Arsenic Bioaccessibility in Cooked Rice as Affected by Arsenic in Cooking Water

Antonio J. Signes-Pastor, Shaban W. Al-Rmalli, Richard O. Jenkins, Angel A. Carbonell-Barrachina, Parvez I. Haris*

*Corresponding author for this work

Research output: Contribution to journalArticlepeer-review

39 Citations (Scopus)

Abstract

Rice can easily accumulate arsenic (As) into its grain and is known to be the highest As-containing cereal. In addition, the As burden in rice may increase during its processing (such as when cooking using As-polluted water). The health risk posed by the presence of As in cooked rice depends on its release from the matrix along the digestive system (bioaccessibility). Two types of white polished long-grain rice, namely, nonparboiled and parboiled (total As: 202 and 190 mu g As kg(-1), respectively), were cooked in excess of water with different levels of As (0, 10, 47, 222, and 450 mu g As L-1). The bioaccessibility of As from these cooked rice batches was evaluated with an in vitro dynamic digestion process. Rice cooked with water containing 0 and 10 mu g As L-1 showed lower As concentrations than the raw (uncooked) rice. However, cooking water with relatively high As content (>= 47 mu g As L-1) significantly increased the As concentration in the cooked rice up to 8- and 9-fold for the nonparboiled and parboiled rice, respectively. Parboiled rice, which is most widely consumed in South Asia, showed a higher percentage of As bioaccessibility (59% to 99%) than nonparboiled rice (36% to 69%) and most of the As bioaccessible in the cooked rice (80% to 99%) was released easily during the first 2 h of digestion. The estimation of the As intake through cooked rice based on the As bioaccessibility highlights that a few grams of cooked rice (less than 25 g dry weight per day) cooked with highly As contaminated water is equivalent to the amount of As from 2 L water containing the maximum permissible limit (10 mu g As L-1).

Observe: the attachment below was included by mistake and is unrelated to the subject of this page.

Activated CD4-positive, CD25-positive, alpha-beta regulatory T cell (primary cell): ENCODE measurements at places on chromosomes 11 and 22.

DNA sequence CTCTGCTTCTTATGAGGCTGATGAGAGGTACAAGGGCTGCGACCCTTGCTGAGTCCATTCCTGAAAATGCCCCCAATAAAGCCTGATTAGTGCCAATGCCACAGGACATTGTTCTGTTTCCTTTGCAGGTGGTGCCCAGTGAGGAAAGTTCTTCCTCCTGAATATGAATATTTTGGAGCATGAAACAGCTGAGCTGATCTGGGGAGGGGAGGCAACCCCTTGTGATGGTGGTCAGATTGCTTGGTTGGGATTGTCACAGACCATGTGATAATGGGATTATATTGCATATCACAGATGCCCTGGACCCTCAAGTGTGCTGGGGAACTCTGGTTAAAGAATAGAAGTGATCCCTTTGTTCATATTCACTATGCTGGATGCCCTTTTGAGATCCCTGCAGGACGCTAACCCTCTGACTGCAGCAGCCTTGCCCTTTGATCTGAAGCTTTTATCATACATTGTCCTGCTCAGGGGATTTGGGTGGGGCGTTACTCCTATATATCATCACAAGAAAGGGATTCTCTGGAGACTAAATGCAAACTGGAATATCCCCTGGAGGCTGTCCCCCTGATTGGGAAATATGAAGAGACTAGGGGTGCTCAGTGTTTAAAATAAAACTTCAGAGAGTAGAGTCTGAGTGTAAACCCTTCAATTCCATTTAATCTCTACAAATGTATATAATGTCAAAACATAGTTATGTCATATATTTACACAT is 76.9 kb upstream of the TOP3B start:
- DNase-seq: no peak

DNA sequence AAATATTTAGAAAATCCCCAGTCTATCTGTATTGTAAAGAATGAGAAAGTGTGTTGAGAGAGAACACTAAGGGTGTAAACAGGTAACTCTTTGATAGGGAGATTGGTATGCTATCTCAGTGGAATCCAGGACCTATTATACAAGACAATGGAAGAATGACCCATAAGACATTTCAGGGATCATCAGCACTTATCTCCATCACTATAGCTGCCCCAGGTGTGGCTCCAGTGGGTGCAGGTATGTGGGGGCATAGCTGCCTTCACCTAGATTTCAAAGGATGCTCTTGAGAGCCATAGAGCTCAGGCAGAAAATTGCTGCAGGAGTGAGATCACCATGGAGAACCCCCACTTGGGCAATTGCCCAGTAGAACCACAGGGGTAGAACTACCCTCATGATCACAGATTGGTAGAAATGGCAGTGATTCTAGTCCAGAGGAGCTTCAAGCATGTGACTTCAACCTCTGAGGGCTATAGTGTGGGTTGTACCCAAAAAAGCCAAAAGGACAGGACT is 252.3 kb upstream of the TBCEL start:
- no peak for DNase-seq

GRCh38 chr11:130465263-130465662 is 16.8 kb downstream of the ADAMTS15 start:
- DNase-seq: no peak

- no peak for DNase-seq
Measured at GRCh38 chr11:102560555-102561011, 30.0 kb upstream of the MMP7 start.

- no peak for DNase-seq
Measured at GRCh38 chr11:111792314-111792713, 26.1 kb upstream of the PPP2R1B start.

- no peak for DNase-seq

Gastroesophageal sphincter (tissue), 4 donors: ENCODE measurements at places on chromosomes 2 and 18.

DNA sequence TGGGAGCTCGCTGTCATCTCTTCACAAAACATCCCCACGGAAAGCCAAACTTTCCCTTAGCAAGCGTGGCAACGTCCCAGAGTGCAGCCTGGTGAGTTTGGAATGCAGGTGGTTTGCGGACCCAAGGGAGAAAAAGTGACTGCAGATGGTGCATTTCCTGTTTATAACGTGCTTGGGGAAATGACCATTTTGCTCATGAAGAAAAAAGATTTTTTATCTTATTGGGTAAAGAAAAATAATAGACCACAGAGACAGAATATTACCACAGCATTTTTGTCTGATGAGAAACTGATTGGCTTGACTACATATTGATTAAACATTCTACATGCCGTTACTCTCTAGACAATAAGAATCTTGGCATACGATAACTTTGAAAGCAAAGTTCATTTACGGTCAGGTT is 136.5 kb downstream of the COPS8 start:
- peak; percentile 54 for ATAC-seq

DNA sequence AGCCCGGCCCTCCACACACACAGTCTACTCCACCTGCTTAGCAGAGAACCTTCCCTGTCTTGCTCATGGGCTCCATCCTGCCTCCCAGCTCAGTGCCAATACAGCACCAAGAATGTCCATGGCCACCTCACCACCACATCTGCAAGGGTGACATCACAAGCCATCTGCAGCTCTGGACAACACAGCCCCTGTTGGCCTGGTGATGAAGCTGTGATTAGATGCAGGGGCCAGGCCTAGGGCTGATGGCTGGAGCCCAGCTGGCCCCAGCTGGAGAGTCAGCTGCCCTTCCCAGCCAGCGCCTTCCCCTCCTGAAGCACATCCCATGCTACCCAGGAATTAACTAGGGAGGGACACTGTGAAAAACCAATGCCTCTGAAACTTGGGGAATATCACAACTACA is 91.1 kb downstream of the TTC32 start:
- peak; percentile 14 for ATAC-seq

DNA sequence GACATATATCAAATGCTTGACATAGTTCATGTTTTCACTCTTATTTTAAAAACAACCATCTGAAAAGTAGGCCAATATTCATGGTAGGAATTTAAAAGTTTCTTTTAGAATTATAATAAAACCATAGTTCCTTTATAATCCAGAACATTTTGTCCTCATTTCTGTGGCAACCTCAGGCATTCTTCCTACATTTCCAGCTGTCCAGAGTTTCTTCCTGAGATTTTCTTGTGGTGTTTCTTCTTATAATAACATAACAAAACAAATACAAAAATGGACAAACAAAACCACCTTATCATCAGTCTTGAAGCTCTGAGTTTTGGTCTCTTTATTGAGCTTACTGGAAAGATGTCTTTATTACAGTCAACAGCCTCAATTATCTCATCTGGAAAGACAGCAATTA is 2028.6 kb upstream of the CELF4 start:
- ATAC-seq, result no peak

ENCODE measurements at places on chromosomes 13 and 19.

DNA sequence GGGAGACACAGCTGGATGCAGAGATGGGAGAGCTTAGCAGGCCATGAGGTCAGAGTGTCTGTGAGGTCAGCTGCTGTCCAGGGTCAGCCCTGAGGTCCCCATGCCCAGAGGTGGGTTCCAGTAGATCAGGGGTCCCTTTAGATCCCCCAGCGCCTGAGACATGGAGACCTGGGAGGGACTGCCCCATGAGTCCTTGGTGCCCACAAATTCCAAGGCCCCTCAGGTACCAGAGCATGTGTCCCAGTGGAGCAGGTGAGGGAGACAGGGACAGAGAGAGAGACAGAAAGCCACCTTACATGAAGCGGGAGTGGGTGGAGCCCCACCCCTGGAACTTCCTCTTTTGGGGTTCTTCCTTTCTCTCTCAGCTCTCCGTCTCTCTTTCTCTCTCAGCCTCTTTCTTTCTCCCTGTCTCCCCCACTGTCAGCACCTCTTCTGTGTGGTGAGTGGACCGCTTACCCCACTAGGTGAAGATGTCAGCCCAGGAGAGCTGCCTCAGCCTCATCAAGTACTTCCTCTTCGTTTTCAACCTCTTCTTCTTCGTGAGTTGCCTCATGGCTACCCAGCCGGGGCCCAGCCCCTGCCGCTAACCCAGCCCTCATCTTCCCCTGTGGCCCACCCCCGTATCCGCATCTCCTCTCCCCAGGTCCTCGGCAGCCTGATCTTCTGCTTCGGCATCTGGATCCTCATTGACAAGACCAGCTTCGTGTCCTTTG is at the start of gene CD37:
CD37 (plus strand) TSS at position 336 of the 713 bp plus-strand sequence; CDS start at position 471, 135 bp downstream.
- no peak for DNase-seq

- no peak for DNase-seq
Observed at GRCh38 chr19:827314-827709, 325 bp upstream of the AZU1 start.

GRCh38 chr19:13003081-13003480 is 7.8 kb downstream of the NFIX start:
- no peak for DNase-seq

Original languageEnglish
Pages (from-to)T201-T206
Number of pages6
JournalJournal of food science
Volume77
Issue number11
DOIs
Publication statusPublished - Nov 2012

Keywords

  • bioavailability
  • rice
  • toxicity
  • trace elements
  • WEST-BENGAL
  • CONTAMINATED WATER
  • RISK ASSESSMENTS
  • DIETARY-INTAKE
  • RURAL VILLAGE
  • BANGLADESH
  • EXPOSURE
  • BIOAVAILABILITY
  • INDIA
  • EXTRACTION

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